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Our View: New York bill faces discussion

Reproductive Health Act sparks controversy

Editorial Board | Echo

*See the bottom of this page for facts about Roe V. Wade and New York’s Reproductive Health Act.

New York has the highest abortion rate of anywhere in the country.

According to the New York Department of Health, between the years of 2012 and 2014, per every 1,000 live births, there were 400.2 abortions. Even before this law came into effect, abortions were putting up high numbers in New York, especially New York City.

The Center for Disease Control abortion surveillance report shows 58.7% of all abortions in the United States occur when the mother is between 20 and 29 years old. As young adults, this should be a matter we are showing concern for.

91.1 % of all abortions happen when the pregnancy is less than 13 weeks along. The new Reproductive Health Act (RHA) law only has something to do with about 1.3%, as it targets the abortions that happen after 24 weeks. Although this seems like a fairly small number, 638,169 abortions were reported in 2015 by 49 states. This means there were around 5,600 cases in 2015 alone. A little over 20% of these cases were from New York.

New York legally includes abortions under health care in clinics like Uplands health center. Bri Kinsey visits the local establishment.

New York legally includes abortions under health care in clinics like Uplands health center. Bri Kinsey visits the local establishment.

There are many misconceptions about this law because it is all over the media. An abortion can still only take place up until the time of birth and there must be a reason, such as the mother’s health or well-being or the inability for the fetus to be viable (live outside of the womb).

Governor Andrew Cuomo is the man who signed this act into law this January. Sitting beside him was Sarah Ragle Weddington, the attorney who once represented McCorvey or “Roe.”

“It’s bittersweet. There is a bitterness because we shouldn’t be here in the first place,” Cuomo said. “We should not have a federal government that is trying to roll back women’s rights … This administration (of President Donald Trump) defies American evolution.”

Earlier this year, a Concern for the Unborn group began on Taylor’s campus. They met by the Sammy statues and prayed for the unborn at the Link for Life event held in February. This group focuses on learning about abortion and how to advocate for life.

As the editorial board, we believe every life is sacred and begins at conception. Although this law often has had misconceptions concerning who it applies to, we believe God creates life. Taking that away for any reason is not something that should be decided by people.

We believe a lack of fetal viability is not always correct. Also, the fact that nurse practitioners and other physicians can now perform abortions as well as doctors may compromise belief of those practitioners and provide less job opportunity for those against this law. Women’s rights and human rights are at odds here. In the spirit of being progressive toward a future where everyone has rights, we believe the unborn fetus is not given its fair chance. Although fetal viability could be in question, the opportunity to live is not even in the question for the child.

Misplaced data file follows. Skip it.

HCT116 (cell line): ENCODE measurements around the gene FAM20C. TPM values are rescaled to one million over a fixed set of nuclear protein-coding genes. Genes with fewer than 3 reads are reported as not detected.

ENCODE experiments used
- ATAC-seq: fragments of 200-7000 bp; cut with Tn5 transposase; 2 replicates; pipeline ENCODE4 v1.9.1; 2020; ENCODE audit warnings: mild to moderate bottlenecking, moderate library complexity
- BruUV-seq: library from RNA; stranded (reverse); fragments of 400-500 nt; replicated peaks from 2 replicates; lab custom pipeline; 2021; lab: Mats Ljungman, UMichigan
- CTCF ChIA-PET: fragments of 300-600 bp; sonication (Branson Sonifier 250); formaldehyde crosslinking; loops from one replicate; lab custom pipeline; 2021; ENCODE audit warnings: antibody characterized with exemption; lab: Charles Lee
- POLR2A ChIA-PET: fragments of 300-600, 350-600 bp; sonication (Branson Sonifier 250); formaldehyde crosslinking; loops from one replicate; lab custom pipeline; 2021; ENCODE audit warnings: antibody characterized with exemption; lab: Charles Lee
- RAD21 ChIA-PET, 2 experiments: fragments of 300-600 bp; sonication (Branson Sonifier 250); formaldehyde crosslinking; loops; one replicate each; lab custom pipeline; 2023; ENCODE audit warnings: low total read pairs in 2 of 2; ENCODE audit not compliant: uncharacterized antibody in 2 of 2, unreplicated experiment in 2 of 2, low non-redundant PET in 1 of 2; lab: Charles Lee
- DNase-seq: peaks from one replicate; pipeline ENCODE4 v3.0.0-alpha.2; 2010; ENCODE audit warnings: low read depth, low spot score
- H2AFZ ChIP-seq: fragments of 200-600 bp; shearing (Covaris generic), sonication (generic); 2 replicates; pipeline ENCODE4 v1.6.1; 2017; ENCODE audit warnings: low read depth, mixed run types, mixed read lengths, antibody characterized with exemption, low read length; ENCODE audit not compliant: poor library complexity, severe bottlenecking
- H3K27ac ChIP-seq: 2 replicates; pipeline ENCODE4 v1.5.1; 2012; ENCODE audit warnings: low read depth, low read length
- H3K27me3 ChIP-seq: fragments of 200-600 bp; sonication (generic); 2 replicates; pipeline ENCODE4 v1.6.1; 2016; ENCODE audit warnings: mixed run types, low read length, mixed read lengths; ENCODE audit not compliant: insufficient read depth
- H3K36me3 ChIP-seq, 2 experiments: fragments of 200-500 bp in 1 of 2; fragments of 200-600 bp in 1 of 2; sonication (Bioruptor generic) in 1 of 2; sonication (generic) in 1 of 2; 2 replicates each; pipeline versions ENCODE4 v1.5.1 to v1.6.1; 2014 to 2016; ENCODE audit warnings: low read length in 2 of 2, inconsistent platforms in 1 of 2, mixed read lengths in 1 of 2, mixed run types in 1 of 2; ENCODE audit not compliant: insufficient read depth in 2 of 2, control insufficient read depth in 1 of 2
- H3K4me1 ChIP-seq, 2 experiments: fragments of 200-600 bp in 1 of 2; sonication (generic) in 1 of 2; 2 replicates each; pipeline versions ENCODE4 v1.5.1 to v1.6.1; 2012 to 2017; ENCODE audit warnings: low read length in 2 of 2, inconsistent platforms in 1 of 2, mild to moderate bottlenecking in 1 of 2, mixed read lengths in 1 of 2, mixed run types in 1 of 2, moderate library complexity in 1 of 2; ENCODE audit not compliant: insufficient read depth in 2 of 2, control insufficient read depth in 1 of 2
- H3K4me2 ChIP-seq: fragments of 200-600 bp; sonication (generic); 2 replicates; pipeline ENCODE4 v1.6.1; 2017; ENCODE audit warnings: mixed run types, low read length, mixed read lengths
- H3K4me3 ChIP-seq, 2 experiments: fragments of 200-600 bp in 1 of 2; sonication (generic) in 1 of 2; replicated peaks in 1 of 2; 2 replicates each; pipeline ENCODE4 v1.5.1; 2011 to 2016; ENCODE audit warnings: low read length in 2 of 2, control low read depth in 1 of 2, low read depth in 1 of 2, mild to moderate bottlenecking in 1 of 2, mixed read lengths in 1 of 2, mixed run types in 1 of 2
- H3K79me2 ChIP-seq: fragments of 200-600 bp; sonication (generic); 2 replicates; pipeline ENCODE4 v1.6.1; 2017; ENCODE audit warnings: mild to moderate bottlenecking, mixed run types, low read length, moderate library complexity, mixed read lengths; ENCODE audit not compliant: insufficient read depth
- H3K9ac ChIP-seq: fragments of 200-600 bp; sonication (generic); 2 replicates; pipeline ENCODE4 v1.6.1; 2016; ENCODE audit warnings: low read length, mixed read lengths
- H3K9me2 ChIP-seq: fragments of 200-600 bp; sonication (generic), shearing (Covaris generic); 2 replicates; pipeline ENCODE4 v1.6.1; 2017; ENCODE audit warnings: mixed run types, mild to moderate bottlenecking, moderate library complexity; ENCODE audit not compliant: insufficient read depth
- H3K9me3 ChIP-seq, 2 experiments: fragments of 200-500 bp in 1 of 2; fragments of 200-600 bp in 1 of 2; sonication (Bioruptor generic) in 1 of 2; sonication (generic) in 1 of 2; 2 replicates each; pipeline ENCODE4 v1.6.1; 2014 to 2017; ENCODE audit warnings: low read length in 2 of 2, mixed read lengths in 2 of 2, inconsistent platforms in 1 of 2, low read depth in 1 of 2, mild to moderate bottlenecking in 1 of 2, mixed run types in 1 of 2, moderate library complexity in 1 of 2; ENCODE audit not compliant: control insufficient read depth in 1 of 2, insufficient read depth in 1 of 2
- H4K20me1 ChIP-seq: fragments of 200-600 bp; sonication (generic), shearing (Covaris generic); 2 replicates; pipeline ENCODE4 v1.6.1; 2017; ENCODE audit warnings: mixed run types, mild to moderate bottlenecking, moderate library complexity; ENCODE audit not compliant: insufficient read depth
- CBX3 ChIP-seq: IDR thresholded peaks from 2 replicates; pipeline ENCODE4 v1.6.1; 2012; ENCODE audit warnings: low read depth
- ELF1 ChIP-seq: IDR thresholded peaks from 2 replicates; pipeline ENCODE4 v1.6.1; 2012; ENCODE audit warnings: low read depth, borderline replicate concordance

Many say those who are pro-life are not fighting the law, but abortion. The editorial board disagrees with that statement because this law makes it easier to have an abortion performed by allowing more medical personnel to perform the abortions and giving mothers more leniency to have a child aborted. This is not to mention the fact that it is no longer guarded by the criminal code, but by public health care.

As a board and as Christians, we advocate for life. This includes the life of a child and the life of the mother, giving them the care they need. We are pro life and stand for every human’s rights.


The Facts

Roe V Wade:

This case made abortion legal in 1973. An abortion had to be performed by a licensed doctor, and if it happened after 24 weeks gestation, the reason had to be that the mother’s life was at risk. Abortions before 24 weeks were legal, citing the 14th amendment.

“Jane Roe”, or Norma McCorvey, her real name, the defendant, wanted an abortion but Texas prohibited the act unless it was to save a woman’s life. Before this, abortion was criminalized in most states and dangerous abortions were hurting many women.

“Jane Roe” was pro-choice and pregnant at the time. Her baby girl was adopted and remains unidentified by press. She changed her tune in 1997, when she became a Christian and tried to overturn her own case. It was denied, but she spent the remainder of her life supporting pro-life efforts.

Reproductive Health Act:

The Reproductive Health Act was added into New York law to protect people who are getting abortions from being criminalized for their actions. This has been in the works for a while, but without full Democratic control, the state could not pass the act successfully.

Up until this year, abortion was still considered a criminal act in some cases which made health care professionals wary of providing the service if the woman was more than 24 weeks pregnant.

The act also opens up the act of abortion to various health care professionals. Before, the only people who could perform an abortion were doctors, but this act says nurse practitioners, physician’s assistants and licensed midwives are eligible with the right certification. This makes services available to more women.

This new law also makes abortion a public health care issue, instead of part of the criminal code.


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